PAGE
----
Washington slaps fresh tariffs on the EUEuropost
The US will hit the European Union with fresh tariff on $7.5bn worth of goods, starting 18 October, news wires reported. The move follows a ruling by the World Trade Organization (WTO) which allowed Washington to impose duties on the bloc in retaliation for its subsidies to aircraft maker Airbus. The annual sum is the largest so-called countermeasure that the Geneva-based trade body has ever granted in a trade dispute.
The global organization had ruled in May 2018 in favour of Washington's claims that EU subsidies for Airbus were illegal, as part of the epic subsidy spat between the European company and US aircraft maker Boeing. A duty of 10% will be imposed on aircraft from the bloc, the US Trade Representative Office (USTR) said. The USTR said "the bulk of the tariffs" would be applied to imports from France, Germany, Spain, and Britain, including 25-per-cent tariffs on wine, whiskey and olives from those nations. Cheese products from a number of European countries will also be hit.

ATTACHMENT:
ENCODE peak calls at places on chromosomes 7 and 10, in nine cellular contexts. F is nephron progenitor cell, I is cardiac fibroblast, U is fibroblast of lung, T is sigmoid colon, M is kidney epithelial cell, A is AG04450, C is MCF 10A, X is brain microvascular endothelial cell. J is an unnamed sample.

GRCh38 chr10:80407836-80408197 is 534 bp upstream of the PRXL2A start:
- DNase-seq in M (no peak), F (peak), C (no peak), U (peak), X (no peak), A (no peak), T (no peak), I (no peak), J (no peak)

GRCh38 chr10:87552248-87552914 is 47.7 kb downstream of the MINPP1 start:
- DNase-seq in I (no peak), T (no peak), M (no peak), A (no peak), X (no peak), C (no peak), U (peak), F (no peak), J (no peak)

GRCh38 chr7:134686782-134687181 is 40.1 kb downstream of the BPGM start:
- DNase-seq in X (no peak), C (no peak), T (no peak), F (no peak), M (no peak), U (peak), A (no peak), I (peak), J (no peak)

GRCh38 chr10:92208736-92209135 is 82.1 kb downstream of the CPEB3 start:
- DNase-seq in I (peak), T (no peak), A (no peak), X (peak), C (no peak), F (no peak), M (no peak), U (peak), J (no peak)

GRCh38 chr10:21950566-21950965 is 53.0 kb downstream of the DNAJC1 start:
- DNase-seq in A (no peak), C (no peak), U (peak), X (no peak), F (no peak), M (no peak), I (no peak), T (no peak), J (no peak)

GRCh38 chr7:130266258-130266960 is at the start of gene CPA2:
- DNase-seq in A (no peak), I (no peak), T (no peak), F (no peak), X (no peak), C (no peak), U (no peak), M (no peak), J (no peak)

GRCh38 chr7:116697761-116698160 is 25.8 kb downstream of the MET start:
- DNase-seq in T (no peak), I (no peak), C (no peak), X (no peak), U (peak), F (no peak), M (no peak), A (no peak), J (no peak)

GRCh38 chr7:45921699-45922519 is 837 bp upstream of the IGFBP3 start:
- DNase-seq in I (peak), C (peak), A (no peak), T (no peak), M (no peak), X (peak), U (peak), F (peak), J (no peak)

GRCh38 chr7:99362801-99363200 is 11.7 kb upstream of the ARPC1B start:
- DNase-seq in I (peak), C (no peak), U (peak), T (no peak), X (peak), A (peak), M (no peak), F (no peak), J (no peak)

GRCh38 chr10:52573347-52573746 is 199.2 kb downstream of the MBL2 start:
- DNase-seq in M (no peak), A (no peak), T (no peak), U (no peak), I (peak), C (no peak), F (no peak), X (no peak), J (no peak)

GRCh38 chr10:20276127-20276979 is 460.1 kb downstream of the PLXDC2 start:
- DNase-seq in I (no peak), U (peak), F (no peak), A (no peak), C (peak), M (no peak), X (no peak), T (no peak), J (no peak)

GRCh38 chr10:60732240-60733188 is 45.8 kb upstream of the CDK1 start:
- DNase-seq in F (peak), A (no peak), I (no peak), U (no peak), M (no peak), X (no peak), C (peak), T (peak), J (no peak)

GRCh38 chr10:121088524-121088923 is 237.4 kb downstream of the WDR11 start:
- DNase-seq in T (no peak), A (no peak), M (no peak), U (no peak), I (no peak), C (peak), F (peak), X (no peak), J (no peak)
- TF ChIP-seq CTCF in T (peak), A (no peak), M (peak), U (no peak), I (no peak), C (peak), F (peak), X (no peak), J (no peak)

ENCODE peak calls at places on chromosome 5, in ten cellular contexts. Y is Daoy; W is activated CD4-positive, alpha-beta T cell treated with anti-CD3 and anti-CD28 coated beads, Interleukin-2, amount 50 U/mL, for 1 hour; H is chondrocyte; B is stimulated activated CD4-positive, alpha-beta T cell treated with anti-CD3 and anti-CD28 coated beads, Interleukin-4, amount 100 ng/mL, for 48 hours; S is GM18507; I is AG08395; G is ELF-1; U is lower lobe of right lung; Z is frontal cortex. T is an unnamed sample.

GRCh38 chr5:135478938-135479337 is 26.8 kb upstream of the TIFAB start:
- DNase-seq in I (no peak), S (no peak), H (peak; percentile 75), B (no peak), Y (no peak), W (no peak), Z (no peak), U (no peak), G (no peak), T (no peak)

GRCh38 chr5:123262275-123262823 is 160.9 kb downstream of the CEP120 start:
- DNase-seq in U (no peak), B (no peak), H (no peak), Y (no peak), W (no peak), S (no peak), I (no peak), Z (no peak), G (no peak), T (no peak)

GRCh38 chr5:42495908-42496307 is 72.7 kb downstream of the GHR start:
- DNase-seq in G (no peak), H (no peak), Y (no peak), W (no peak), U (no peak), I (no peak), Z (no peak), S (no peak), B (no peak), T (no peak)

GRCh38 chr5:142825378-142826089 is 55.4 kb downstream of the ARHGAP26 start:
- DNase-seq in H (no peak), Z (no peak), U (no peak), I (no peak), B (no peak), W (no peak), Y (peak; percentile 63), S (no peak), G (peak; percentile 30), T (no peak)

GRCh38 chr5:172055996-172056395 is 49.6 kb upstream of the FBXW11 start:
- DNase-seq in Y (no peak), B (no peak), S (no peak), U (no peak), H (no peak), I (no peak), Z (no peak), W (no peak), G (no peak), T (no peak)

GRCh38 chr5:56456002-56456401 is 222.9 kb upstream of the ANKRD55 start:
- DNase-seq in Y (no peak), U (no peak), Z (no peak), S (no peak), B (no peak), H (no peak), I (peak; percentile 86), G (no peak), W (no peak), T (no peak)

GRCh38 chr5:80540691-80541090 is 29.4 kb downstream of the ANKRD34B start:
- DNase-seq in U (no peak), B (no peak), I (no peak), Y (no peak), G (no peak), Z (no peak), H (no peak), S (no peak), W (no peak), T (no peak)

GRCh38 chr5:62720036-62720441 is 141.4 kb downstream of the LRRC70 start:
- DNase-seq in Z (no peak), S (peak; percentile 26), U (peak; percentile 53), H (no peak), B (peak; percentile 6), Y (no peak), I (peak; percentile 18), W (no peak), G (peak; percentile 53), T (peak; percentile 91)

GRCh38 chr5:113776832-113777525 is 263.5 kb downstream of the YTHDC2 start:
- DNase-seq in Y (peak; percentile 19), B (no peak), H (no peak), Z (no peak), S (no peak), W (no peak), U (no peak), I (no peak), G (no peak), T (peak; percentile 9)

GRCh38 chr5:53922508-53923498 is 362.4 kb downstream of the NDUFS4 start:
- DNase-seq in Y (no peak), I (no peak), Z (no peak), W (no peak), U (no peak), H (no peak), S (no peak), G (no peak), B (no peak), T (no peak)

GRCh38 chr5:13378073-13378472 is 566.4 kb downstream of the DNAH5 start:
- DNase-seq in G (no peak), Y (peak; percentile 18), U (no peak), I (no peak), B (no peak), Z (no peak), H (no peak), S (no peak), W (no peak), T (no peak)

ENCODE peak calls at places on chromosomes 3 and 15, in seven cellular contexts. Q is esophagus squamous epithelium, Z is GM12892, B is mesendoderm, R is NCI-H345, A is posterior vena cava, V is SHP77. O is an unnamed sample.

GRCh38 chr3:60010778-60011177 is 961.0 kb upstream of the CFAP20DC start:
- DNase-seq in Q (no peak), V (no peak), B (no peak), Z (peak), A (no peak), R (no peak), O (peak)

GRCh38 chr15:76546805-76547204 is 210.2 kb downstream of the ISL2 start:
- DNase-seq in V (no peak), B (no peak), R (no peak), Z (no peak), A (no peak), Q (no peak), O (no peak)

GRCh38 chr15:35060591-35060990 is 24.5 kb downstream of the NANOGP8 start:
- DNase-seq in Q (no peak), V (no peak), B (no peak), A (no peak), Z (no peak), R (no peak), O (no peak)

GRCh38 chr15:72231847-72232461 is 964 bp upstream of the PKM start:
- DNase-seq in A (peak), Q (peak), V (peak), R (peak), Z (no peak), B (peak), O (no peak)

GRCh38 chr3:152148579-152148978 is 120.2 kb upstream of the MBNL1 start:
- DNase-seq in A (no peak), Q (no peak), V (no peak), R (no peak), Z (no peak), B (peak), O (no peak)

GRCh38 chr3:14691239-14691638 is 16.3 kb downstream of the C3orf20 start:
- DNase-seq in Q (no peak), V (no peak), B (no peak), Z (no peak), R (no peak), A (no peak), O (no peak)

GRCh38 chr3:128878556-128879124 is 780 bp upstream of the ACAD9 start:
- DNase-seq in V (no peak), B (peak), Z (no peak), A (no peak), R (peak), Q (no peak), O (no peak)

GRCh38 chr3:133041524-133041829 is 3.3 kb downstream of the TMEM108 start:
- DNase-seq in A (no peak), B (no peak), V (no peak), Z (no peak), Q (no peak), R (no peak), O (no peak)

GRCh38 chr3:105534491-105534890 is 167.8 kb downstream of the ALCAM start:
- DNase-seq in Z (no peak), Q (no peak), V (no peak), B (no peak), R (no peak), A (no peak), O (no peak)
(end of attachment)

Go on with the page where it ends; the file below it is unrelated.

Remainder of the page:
The EU may win the right to impose its own tariffs next year, when the WTO is set to rule on illegal US aid for Boeing, as part of the complex case between the world's two largest aircraft makers ongoing for years.
US President Donald Trump said the ruling was a "big win for the United States" and went on to take credit for the decision, even as the case began 15 years ago, long before he took office.
"They think I don't like the WTO and they want to make sure I am happy," he boasted in a press conference at the White House next to Finnish President Sauli Niinisto. The WTO "has been much better to us since I've been president."
Niinisto declined to comment directly on the threat of tariffs on European imports, but declared his respect for multinational institutions while calling the WTO decision "quite tough with Europe."